Here is revenue and bookings growth starting with the full year 2011 and then by quarter from 1Q12 through 3Q13. There is no discernable trend in revenue growth and it is strong through the most recent quarter. No weakness here. You can see some very strong outlier quarters in bookings growth in 2012, perhaps due to the industry consolidation factors outlined above. I think a big federal quarter contributed in 3Q12. Overall strong bookings growth, with a little dip in 3Q13. Not a lot to worry about here, especially in today’s market environment.
Y/Y gross revenue growth
Y/Y bookings growth
However, the view changes when we drill down.
The table below shows the rapid deceleration in the growth of new business. New business growth is a key driver of future bookings and revenue growth, but because this is a subscription business, a sharp deceleration in new business growth will only show up in high level figures like revenue and bookings growth with a lag.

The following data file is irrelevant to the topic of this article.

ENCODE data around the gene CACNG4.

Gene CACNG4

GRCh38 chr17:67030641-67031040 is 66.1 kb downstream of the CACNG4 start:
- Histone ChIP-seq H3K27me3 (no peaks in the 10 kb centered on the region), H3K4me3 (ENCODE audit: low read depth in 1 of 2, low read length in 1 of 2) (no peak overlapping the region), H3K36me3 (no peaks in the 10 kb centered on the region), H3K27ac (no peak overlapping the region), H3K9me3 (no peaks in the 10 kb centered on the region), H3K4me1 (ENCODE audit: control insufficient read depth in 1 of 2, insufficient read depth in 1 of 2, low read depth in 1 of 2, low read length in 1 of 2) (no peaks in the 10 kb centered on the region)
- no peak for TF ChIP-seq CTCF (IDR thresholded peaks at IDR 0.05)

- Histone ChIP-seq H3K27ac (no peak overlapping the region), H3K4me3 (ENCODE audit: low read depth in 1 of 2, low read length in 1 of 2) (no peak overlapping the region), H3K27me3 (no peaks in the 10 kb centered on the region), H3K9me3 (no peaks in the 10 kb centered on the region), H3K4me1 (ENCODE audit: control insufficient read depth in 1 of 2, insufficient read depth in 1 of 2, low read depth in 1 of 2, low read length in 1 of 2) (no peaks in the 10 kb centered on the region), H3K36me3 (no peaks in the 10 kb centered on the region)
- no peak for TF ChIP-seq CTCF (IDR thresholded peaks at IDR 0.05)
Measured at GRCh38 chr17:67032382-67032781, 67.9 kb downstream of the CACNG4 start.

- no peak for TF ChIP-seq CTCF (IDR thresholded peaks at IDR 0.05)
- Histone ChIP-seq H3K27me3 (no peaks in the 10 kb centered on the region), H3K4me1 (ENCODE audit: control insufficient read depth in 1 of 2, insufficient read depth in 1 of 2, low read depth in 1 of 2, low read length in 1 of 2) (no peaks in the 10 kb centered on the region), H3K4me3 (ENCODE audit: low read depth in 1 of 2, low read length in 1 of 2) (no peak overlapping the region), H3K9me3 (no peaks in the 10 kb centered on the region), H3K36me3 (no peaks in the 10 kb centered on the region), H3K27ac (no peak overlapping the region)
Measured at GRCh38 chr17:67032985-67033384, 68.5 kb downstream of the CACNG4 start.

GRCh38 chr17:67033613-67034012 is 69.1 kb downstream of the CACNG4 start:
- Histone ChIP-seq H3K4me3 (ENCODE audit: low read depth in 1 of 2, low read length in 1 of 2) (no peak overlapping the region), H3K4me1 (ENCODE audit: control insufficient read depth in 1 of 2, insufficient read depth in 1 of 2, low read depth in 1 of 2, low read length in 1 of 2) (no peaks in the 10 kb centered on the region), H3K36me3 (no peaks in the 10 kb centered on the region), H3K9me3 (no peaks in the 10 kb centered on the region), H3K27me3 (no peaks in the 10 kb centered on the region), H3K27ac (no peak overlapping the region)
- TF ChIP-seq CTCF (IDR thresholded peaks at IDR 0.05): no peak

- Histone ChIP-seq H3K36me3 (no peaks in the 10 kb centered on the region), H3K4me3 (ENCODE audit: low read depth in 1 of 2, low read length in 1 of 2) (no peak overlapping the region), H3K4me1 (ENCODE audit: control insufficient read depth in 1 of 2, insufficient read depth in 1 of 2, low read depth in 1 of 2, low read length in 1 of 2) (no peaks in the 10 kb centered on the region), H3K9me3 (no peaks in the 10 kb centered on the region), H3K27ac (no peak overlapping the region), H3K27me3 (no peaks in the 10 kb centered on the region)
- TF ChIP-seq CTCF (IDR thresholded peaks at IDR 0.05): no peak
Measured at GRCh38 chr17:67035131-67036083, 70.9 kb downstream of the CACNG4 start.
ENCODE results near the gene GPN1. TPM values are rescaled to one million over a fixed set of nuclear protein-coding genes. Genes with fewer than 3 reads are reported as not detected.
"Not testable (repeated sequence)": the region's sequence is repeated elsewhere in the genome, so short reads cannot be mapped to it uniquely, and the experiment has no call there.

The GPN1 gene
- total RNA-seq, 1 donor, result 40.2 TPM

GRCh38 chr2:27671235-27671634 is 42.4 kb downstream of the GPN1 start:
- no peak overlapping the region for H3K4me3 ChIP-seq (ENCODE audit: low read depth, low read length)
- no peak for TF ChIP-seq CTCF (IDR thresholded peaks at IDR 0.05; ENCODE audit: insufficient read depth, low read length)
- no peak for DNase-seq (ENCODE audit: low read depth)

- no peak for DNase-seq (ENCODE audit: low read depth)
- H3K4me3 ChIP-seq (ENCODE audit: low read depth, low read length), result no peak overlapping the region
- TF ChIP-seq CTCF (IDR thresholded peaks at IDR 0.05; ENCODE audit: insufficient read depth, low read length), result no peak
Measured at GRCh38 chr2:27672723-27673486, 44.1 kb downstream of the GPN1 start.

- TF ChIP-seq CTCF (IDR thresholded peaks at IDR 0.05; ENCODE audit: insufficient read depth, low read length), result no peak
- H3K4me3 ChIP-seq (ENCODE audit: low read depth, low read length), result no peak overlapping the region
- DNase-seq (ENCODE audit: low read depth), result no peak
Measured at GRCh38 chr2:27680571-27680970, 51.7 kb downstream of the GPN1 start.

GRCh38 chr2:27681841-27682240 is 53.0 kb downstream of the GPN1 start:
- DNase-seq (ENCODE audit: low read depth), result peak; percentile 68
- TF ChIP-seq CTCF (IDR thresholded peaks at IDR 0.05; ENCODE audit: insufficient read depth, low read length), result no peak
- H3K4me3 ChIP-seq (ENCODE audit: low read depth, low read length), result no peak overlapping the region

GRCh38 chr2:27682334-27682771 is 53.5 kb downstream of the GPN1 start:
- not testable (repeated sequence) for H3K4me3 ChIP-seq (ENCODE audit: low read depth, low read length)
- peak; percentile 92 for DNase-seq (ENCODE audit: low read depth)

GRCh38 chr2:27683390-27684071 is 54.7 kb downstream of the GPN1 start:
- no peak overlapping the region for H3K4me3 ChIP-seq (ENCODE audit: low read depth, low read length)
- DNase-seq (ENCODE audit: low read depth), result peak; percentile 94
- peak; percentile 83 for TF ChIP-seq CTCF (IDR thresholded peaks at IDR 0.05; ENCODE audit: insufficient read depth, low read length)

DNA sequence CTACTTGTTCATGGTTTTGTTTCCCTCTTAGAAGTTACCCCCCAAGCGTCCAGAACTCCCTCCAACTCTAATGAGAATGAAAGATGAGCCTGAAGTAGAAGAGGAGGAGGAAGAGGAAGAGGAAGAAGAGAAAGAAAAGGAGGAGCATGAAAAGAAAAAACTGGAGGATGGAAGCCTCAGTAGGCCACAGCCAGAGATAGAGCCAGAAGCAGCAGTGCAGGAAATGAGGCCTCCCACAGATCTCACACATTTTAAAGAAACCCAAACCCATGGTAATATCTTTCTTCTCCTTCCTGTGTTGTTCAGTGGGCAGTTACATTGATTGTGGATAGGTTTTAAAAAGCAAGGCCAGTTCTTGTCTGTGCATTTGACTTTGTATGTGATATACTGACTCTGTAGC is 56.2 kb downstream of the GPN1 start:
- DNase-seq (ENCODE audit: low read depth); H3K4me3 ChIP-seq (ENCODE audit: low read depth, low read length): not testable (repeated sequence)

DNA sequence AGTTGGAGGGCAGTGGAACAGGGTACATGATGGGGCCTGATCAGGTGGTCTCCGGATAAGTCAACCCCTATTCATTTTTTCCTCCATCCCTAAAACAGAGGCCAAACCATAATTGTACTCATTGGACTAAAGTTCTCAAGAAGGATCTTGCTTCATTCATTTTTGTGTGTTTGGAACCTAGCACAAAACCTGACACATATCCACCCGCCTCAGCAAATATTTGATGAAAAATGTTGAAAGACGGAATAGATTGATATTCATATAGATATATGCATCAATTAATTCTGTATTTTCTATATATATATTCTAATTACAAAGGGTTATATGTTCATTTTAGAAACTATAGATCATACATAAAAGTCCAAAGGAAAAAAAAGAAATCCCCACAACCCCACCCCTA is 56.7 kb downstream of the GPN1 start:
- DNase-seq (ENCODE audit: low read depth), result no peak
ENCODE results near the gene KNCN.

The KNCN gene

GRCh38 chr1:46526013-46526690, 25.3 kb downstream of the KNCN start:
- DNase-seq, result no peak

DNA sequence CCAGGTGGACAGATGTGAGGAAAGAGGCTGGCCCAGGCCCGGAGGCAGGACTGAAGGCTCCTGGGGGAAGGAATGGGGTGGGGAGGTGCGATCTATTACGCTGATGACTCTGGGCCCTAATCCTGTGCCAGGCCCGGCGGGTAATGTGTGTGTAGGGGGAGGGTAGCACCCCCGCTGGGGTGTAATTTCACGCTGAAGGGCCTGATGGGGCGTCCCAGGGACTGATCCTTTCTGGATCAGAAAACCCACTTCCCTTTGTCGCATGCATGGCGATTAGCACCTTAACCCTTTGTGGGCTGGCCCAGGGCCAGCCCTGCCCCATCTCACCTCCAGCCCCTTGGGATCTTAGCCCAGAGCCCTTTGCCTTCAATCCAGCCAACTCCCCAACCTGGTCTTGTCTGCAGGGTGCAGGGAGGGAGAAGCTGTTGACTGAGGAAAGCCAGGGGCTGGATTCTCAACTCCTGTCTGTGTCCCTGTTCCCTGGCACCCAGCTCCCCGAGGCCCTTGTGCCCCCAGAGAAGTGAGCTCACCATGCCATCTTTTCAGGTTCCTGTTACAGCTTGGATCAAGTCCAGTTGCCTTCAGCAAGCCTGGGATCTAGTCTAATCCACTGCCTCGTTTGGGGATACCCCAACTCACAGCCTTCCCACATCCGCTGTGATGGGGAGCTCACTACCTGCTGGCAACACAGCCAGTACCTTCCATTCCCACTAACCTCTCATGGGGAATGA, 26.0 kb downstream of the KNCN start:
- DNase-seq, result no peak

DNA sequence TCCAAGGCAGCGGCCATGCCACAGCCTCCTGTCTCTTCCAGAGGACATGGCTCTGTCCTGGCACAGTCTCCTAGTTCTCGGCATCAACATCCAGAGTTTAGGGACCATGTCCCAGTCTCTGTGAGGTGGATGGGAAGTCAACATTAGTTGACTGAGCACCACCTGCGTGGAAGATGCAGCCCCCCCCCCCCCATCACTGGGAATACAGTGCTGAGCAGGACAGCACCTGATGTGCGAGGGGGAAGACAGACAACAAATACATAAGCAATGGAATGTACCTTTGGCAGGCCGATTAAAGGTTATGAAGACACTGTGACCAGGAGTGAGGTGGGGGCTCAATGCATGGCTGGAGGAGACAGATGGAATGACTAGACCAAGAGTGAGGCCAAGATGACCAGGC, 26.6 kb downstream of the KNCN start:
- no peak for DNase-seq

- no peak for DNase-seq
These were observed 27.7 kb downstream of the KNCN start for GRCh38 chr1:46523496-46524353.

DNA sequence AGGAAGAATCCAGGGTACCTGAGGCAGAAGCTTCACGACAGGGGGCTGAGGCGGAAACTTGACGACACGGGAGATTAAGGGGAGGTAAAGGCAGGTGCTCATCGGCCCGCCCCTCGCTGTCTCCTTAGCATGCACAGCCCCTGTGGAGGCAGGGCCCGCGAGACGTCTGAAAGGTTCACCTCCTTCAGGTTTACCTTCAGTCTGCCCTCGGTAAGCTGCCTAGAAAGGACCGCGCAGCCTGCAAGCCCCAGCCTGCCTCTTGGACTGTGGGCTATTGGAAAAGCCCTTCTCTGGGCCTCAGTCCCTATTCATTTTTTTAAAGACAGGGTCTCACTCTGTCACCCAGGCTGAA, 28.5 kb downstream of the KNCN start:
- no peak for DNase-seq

Y/Y growth in revenue from the acquisition of new clients during the YTD period
The y/y growth in the change in deferred revenue was also down sharply to only 1% in 3Q13. In other words, a company that is reporting revenue growth of almost 60% only added as much deferred revenue this year as the last YTD period.
YTD change in deferred revenue ($million)
Another reason future growth seems likely to slow is the big slowdown in user and client growth. CSOD seems to agree with me on the importance of this metric: “Since our clients generally pay fees based on the number of users of our solutions within their organizations, we believe the total number of users is an indicator of the growth of our business.” Of course this ties in above.